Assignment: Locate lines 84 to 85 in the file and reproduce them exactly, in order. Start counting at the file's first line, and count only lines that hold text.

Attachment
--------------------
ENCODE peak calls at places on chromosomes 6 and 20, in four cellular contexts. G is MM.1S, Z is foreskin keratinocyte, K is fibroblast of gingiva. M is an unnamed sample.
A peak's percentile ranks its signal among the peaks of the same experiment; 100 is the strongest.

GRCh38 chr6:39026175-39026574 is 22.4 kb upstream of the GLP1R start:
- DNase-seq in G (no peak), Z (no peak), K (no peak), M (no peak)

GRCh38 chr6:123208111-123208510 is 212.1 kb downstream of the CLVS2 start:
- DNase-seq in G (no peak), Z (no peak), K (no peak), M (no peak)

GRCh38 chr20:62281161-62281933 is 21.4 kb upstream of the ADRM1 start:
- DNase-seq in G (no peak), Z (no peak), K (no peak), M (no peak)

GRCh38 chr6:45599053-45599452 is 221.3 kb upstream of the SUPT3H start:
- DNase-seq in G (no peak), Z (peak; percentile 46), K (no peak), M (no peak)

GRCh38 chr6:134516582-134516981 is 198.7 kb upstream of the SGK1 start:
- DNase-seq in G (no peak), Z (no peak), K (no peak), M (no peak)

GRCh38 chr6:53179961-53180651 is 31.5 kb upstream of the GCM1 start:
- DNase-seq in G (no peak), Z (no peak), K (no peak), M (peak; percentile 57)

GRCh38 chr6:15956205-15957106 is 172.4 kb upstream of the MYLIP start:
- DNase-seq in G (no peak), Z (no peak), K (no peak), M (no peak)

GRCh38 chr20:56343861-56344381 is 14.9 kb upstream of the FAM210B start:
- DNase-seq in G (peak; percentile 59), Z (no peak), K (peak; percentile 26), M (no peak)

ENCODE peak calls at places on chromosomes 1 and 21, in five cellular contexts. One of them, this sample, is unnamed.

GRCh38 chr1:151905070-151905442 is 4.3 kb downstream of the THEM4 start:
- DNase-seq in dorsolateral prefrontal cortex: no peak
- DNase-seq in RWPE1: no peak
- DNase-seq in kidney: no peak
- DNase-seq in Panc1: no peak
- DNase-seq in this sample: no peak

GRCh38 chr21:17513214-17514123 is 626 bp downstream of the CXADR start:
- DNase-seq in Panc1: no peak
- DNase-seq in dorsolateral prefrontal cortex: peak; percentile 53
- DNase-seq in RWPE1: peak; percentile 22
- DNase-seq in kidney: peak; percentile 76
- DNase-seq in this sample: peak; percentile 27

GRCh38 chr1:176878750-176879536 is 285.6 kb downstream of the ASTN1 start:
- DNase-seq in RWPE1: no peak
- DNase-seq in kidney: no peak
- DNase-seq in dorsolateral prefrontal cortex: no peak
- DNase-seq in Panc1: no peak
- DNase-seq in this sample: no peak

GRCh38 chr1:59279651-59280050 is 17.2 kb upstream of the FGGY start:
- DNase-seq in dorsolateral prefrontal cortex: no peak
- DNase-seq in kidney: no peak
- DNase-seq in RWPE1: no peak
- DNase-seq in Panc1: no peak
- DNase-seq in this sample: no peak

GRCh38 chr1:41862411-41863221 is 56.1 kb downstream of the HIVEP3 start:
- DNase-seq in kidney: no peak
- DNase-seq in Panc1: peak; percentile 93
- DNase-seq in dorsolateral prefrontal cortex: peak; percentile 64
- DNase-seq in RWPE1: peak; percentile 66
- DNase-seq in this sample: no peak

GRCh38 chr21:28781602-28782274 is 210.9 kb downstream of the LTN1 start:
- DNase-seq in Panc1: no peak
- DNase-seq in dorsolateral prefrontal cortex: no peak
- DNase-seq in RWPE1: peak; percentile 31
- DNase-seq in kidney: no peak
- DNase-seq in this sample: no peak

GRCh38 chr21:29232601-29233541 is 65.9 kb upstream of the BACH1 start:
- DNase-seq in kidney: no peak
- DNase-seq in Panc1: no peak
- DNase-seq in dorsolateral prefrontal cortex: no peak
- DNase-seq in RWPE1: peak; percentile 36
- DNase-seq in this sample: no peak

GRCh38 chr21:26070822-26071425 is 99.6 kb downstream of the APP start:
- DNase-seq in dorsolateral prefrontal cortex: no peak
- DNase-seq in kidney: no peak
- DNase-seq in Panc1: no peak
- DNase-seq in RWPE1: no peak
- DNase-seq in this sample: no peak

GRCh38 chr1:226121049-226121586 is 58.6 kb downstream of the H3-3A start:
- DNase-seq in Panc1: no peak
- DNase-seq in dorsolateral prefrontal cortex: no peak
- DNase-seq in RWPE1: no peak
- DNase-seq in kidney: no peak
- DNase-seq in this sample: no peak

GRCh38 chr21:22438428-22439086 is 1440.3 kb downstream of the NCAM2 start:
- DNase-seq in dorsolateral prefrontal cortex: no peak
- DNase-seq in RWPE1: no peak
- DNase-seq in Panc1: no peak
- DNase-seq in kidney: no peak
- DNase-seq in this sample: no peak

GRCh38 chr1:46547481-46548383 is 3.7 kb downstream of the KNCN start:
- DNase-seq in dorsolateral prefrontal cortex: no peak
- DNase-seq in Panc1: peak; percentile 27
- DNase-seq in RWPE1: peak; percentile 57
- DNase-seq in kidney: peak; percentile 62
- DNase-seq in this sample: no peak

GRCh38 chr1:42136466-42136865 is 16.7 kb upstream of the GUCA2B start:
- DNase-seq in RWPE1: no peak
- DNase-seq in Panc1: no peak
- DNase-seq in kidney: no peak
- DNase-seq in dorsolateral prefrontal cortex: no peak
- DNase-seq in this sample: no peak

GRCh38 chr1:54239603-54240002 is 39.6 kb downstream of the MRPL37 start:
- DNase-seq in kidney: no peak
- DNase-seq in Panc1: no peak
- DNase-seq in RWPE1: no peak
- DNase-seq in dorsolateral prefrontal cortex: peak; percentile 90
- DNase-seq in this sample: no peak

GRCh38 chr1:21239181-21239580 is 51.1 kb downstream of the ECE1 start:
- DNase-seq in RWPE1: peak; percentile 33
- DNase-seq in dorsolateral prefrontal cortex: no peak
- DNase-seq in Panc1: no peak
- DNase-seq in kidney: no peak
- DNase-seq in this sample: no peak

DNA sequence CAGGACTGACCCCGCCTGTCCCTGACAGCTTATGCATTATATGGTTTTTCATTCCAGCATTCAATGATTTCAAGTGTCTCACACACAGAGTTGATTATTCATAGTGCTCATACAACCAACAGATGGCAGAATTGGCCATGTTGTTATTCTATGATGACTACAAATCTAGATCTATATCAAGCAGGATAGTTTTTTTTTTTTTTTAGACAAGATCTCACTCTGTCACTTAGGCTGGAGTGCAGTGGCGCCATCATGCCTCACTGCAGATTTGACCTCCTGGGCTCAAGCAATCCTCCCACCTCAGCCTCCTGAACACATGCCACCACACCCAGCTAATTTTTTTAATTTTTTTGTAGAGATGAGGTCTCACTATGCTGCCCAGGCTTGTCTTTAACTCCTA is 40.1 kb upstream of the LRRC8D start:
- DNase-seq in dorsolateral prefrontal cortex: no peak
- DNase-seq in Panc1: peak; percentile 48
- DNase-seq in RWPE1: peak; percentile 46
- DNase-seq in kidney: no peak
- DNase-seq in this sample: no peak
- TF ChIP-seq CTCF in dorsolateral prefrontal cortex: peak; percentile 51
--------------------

- DNase-seq in kidney: peak; percentile 62
- DNase-seq in this sample: no peak